93-Year-Old Woman Spends 2 Nights In Jail After Eviction From Senior Housing

Florida authorities released an elderly woman from jail on Thursday after police arrested her when she allegedly refused to leave her home in a senior housing community after being evicted.

Juanita Fitzgerald spent her 94th birthday Friday in a motel room, The Orlando Sentinel reported. The day before, she had been released from Florida’s Lake County Jail, which is where police took her after she was evicted from her home at the National Church Residences’ Franklin House in Eustis. The facility accused her of refusing to leave.

Clad in an orange jumpsuit, Fitzgerald told WFTV reporters earlier this week that she did not understand why she was being evicted. She had lived there since 2011.

Bodycam footage from the arrest showed her screaming and sliding to the ground in an apparent attempt to avoid being taken away. A police report obtained by The Miami Herald noted that Fitzgerald had told officers, “Unless you carry me out of here, I’m not going anywhere.”

Franklin House spokeswoman Karen Twinem told the Sentinel that Fitzgerald was evicted “based on her refusal to pay rent” and that the complex had been trying to work with Fitzgerald “for months” to “get her to agree to get more help so she could live in a situation that was more suitable.”

Fitzgerald countered that she had previously attempted to pay rent that the facility rejected, though Twinem has said Fitzgerald only presented a partial rent payment.

The police report stated that Fitzgerald was transported to jail without handcuffs because of her age. However, she can be seen wearing handcuffs and ankle restraints at the jail in an on-camera interview with WCMH-TV. Her wrists and forearms appear deeply bruised.

After her release, she showed the Sentinel bruises and scratches on her ankles that she said were from the prison shackles. A jail spokeswoman told the site that it was typical for inmates to wear restraints, but could not confirm anything specifically about Fitzgerald’s situation.

Fitzgerald was released from jail on her own recognizance on Thursday. Since then, she’s been meeting with the Mid Florida Homeless Coalition to find permanent housing.

This story has been updated to note that Fitzgerald can be seen on camera wearing restraints at the jail.

Correction: A previous version of this story incorrectly stated that Fitzgerald was arrested for allegedly refusing to pay rent. She was arrested for allegedly refusing to leave her home when she was evicted.

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Review The Agency Checklist

One of the first decisions in choosing an elderly caregiver is deciding whether to <a href="http://www.caring.com/articles/hiring-independently-or-via-agency" target="_hplink">interview independent candidates or look to a caregiving agency</a>, according to Caring.com. If you choose the later, it's best to choose a leading national or regional chain that is well known for it's professionalism and training. Run through a caregiving checklist, such as The Caregiver Partnership's <a href="http://blog.caregiverpartnership.com/2011/03/how-to-choose-senior-home-care-agency.html" target="_hplink">10 important caregiver criteria</a>, which covers specific needs including language requirements, memory care, nutrition needs and transportation, or ask the <a href="http://blog.aarp.org/2012/07/11/dangerous-caregivers-few-agencies-screen-workers/" target="_hplink">10 crucial questions proposed by Lee Lindquist</a> of Northwestern Memorial Hospital.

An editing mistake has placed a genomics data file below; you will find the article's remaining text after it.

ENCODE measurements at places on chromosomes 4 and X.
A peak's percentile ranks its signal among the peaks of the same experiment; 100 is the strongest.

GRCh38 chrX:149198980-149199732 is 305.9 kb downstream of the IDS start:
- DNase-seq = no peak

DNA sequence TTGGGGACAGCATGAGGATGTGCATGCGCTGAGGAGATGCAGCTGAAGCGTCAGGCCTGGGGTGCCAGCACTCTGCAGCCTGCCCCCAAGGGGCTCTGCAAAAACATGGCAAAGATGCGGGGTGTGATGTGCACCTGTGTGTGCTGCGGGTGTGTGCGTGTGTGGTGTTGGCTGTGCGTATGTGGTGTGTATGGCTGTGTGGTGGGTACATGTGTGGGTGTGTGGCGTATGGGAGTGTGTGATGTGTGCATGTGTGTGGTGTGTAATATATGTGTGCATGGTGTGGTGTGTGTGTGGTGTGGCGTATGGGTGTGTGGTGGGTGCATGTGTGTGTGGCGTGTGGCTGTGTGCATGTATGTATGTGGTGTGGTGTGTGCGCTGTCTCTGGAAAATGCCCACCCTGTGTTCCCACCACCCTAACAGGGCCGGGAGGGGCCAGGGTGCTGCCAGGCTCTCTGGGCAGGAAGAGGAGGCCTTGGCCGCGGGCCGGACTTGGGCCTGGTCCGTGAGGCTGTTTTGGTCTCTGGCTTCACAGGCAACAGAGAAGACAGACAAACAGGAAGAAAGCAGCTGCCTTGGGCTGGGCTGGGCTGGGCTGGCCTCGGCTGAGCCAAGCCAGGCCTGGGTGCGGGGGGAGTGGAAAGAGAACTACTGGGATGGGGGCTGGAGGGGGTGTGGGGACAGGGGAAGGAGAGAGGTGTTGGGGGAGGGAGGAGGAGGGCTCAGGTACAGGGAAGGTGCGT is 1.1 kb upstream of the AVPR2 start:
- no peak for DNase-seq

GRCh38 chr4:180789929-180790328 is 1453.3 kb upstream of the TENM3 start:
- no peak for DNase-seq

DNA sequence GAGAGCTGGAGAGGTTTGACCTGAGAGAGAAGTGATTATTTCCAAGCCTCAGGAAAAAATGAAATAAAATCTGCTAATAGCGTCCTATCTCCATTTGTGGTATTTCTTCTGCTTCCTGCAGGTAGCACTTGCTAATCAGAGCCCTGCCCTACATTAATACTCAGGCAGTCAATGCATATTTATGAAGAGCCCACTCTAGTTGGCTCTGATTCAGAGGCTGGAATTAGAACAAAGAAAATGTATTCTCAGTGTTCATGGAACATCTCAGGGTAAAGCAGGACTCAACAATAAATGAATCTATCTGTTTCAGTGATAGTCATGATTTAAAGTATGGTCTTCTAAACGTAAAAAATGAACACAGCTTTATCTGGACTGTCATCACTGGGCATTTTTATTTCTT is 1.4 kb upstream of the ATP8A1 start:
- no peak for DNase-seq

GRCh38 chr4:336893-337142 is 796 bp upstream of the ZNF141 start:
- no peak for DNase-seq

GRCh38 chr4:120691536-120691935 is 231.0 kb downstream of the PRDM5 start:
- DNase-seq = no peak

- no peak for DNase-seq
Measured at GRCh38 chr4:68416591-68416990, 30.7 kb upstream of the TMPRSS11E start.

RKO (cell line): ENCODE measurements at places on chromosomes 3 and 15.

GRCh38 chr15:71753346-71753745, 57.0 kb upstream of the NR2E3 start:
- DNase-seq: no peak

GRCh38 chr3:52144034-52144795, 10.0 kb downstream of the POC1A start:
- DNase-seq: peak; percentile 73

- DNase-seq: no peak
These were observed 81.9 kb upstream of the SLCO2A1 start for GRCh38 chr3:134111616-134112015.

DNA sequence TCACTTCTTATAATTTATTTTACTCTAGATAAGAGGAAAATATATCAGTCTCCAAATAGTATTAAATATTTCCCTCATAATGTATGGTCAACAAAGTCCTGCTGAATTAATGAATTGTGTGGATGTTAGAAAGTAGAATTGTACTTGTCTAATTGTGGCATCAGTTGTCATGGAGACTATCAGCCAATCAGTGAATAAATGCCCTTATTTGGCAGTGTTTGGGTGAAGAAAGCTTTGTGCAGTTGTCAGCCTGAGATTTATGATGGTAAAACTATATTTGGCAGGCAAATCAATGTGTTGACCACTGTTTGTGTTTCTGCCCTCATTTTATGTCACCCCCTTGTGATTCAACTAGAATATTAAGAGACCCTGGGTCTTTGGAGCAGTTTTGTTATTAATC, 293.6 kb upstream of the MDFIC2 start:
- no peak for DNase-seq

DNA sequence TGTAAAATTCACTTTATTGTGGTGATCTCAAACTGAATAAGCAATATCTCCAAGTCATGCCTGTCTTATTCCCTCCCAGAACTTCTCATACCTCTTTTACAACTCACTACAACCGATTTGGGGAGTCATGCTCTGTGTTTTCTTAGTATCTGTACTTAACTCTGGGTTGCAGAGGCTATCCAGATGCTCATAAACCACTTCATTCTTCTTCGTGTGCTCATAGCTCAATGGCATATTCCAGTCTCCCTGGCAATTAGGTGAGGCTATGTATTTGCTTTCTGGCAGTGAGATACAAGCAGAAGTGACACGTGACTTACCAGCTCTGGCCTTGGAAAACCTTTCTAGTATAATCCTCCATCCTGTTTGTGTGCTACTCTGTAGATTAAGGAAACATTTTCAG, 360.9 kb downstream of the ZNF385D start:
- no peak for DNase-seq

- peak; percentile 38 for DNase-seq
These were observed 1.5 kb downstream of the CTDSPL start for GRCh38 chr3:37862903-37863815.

Set Clear Expectations

Before interviewing a caregiver candidate <a href="http://www.caring.com/articles/at-home-caregiver-expectations" target="_hplink">set clear job expectations</a> and tailor interview questions to assess the candidate's experience carrying out tasks that will be required, Caring.com recommends. Inside Elder Care suggests <a href="http://www.insideeldercare.com/caregiving/how-to-choose-a-caregiver/" target="_hplink">creating a timeline of daily activities</a> so the potential caregiver will be fully aware and prepared for any and all day-to-day duties.

Include Patient In Interview

When looking for someone to care for your parent day in and day out it's best to <a href="http://www.caring.com/articles/finding-at-home-caregiver" target="_hplink">include your senior in the interview</a> process, according to Caring.com.    "Having shared interests can make a big difference," Jacqueline Dollar, a geriatric care manager, said. "One of my clients loved NASCAR and found a home health aide who did, too. They immediately hit it off."

Assess The Degree Of Speciality

Make sure your parents receive the appropriate amount of care by <a href="http://www.insideeldercare.com/caregiving/how-to-choose-a-caregiver/" target="_hplink">assessing the caregiver's degree of speciality</a>, Inside Elder Care recommends. If the patient requires special treatment for a particular ailment, make sure that the caregiving candidate is properly trained and well versed in that area.

Ask For References

Whether you choose an agency or not, checking into a caregiver's background is a must. Asking for references can provide insight into the caregiver's past experience and training. Conducting an <a href="http://www.esrcheck.com/wordpress/2012/01/27/caregiver-background-checks-rising-as-millions-of-us-adults-care-for-aging-parents/" target="_hplink">independent background check</a> may also be useful to ensure that a caregiver is properly vetted.

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